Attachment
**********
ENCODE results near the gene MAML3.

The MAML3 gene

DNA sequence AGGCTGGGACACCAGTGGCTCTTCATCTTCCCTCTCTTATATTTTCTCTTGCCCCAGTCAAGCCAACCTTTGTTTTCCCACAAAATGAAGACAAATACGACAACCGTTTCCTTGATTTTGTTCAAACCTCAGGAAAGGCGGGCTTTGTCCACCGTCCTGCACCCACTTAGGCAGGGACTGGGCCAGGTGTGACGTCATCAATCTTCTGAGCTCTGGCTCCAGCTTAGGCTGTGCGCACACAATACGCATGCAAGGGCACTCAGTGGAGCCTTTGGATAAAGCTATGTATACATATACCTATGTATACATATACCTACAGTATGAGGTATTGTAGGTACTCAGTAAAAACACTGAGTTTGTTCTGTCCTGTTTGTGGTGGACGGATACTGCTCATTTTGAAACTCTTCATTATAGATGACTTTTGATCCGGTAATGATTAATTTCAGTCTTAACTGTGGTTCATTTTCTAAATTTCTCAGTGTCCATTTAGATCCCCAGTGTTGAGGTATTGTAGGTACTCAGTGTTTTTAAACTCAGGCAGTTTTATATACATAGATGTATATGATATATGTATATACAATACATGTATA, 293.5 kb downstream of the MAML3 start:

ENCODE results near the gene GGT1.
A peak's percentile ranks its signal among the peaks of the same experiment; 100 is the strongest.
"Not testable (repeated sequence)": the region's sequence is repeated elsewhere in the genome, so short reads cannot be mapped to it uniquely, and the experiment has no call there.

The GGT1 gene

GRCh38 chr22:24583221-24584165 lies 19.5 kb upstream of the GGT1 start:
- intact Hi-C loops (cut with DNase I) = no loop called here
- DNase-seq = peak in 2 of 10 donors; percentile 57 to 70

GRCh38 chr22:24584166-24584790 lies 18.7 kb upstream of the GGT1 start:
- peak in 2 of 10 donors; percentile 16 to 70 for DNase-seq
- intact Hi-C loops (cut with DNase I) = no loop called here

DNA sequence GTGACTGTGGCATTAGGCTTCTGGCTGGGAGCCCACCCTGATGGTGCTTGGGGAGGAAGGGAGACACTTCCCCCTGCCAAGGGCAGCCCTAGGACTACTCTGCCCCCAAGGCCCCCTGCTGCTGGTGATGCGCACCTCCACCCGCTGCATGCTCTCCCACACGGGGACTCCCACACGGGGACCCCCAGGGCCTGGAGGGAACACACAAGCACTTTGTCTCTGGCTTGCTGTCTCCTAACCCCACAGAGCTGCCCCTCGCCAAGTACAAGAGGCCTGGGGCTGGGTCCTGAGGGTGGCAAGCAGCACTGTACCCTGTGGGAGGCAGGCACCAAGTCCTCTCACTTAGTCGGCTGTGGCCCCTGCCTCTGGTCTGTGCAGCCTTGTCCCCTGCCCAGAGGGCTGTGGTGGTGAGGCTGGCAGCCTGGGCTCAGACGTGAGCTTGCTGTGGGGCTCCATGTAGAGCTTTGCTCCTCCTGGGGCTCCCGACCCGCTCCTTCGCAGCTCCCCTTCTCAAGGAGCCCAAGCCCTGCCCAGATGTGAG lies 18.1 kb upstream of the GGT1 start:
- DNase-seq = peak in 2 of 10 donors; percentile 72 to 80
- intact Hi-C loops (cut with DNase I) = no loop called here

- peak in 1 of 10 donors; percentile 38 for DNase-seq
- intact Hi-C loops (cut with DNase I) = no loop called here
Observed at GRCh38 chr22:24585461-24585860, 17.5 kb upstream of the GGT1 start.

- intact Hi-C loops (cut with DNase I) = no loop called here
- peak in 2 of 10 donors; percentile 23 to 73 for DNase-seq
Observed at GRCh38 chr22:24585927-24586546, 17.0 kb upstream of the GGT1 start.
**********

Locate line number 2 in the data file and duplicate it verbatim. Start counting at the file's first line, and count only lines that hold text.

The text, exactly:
The MAML3 gene